In this guest post, colleague and friend Annie Shum analyzes the various sources of waste in operations in traditional data centers. Like an Agilist with Lean inclinations who confronts an inefficient Waterfall process, Annie explains how economies of scale apply to the various kinds of waste that are prevalent in today’s small and medium data centers. Furthermore, she connects the dots that lead toward a Green IT option.

Here is Annie:

Harnessing Economies of Scale in Cloud Computing to Realize a Greener Computing Option

Scale Matters: “Over time, however, competitive advantage within categories shifts inexorably toward volume operations architecture.” – Geoffrey Moore, “Dealing with Darwin”

It is a truism that today’s datacenters are systemically inefficient. This is not intended as an indictment of all conventional datacenters. Nor does it imply that today’s datacenters cannot be made more efficient (incrementally) through right sizing and other initiatives, notably consolidation by deploying virtualization technologies and governance by enforcing energy conservation/recycling policies. There are a myriad of inefficiencies, however, that are prevalent in datacenters today.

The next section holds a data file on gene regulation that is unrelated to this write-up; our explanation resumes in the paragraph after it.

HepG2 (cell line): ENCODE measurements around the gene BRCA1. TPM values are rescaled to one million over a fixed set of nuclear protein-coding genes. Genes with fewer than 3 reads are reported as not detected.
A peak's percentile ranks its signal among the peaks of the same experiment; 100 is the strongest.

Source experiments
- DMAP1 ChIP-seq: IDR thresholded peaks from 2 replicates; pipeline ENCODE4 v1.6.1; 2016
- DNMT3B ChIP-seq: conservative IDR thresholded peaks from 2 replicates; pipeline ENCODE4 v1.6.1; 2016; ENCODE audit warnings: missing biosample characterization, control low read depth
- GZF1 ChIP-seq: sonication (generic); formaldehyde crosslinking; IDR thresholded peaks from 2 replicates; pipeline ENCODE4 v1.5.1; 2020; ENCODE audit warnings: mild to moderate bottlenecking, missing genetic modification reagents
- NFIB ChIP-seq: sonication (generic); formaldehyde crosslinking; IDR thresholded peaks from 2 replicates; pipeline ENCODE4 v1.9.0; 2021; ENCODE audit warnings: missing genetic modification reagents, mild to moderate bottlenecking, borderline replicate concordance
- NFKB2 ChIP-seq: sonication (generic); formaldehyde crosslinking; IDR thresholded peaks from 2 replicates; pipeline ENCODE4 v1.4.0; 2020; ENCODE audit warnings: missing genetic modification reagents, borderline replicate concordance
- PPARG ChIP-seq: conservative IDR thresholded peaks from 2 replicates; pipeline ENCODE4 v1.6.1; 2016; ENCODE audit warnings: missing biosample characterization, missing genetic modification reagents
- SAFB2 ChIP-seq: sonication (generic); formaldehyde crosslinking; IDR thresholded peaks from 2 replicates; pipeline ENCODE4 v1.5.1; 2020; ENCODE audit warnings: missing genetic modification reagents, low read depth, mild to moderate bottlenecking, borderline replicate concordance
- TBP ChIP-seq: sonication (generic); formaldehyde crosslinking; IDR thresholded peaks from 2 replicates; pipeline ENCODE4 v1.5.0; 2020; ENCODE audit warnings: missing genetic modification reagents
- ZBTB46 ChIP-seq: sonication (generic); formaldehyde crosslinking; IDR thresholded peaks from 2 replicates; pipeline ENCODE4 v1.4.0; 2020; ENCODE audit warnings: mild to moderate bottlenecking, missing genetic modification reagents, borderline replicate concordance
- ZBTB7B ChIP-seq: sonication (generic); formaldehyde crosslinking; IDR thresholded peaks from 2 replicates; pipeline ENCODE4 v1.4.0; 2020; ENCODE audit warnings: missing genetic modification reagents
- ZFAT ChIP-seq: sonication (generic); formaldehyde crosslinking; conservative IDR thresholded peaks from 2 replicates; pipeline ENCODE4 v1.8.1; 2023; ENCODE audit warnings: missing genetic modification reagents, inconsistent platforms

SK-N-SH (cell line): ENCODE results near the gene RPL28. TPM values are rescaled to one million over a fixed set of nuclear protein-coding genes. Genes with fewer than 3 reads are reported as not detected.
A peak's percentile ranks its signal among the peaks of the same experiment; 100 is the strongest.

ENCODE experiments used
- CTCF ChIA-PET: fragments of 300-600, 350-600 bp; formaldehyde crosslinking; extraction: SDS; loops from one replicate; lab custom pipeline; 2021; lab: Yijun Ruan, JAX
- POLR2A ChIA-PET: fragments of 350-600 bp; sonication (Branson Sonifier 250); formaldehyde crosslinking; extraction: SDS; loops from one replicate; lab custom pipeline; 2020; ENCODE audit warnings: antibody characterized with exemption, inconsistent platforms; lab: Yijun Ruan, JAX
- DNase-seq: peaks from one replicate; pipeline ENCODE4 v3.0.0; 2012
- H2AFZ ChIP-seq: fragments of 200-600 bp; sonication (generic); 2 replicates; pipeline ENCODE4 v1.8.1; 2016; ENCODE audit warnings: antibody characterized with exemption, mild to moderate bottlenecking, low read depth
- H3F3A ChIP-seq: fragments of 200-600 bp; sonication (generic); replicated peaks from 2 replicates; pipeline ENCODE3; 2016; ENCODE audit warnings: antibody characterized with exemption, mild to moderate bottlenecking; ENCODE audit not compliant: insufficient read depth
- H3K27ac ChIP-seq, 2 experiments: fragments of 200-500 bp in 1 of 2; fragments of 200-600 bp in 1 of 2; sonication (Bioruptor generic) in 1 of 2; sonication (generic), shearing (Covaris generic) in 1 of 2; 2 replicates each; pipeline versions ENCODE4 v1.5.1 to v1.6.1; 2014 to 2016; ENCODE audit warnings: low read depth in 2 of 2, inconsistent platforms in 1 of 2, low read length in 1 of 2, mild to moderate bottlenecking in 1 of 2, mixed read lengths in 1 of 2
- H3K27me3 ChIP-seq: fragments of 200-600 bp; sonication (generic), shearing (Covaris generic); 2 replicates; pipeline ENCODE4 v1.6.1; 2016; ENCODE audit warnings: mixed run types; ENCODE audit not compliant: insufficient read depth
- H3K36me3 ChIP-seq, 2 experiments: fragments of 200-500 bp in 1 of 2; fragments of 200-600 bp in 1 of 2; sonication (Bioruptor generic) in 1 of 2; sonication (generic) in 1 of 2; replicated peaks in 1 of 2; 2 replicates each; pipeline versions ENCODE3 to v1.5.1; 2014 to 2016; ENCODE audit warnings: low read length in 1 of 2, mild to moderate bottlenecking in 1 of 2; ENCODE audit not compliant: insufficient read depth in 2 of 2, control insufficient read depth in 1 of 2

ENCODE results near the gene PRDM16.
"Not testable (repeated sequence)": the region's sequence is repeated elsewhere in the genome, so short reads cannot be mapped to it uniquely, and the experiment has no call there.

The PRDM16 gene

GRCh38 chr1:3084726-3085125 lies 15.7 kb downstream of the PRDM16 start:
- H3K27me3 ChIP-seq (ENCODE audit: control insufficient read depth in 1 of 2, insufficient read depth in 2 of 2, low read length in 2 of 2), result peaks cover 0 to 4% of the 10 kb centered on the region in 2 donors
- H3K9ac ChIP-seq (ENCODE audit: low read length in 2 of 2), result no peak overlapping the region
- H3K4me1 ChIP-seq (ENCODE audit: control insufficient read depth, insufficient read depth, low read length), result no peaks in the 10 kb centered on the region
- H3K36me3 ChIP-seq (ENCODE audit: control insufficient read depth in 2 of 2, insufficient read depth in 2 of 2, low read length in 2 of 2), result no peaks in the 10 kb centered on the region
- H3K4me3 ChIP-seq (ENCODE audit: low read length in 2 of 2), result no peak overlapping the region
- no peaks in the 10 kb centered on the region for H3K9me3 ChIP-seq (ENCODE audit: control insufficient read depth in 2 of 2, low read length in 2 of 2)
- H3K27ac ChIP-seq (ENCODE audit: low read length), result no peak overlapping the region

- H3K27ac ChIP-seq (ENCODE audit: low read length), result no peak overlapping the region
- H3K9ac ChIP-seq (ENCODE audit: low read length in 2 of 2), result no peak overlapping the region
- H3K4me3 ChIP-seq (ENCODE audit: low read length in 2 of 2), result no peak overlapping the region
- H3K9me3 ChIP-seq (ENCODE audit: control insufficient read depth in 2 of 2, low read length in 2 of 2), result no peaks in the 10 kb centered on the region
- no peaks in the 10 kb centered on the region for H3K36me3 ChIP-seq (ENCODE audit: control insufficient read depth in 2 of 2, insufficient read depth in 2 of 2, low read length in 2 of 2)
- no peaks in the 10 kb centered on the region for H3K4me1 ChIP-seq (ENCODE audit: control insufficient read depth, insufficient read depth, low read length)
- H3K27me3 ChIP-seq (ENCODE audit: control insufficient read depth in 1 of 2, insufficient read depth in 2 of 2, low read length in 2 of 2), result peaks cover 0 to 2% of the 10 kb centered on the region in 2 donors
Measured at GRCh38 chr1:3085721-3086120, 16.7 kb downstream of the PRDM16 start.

Many industry observers lament the “staggering complexity” that permeates on-premises datacenters. Over time, most, if not all, enterprise IT datacenters have become amalgamations of disparate heterogeneous resources. Generally, they can be described as incohesive, perhaps even haphazard, accumulations. The datacenter components and configurations often reflect the intersections of organizational politics (LOB reporting structures leading to highly customized/organizational asset acquisitions and configurations), business needs of the moment (shifting corporate strategies and changing business imperatives to gain competitive edge or meet regulatory compliances) and technology limitations (commercial tools available in the marketplace). It should come as no surprise that human interactions and errors are considered a major contributor to the inefficiencies of datacenters: IBM reported that human errors account for seventy percent of the datacenter problems.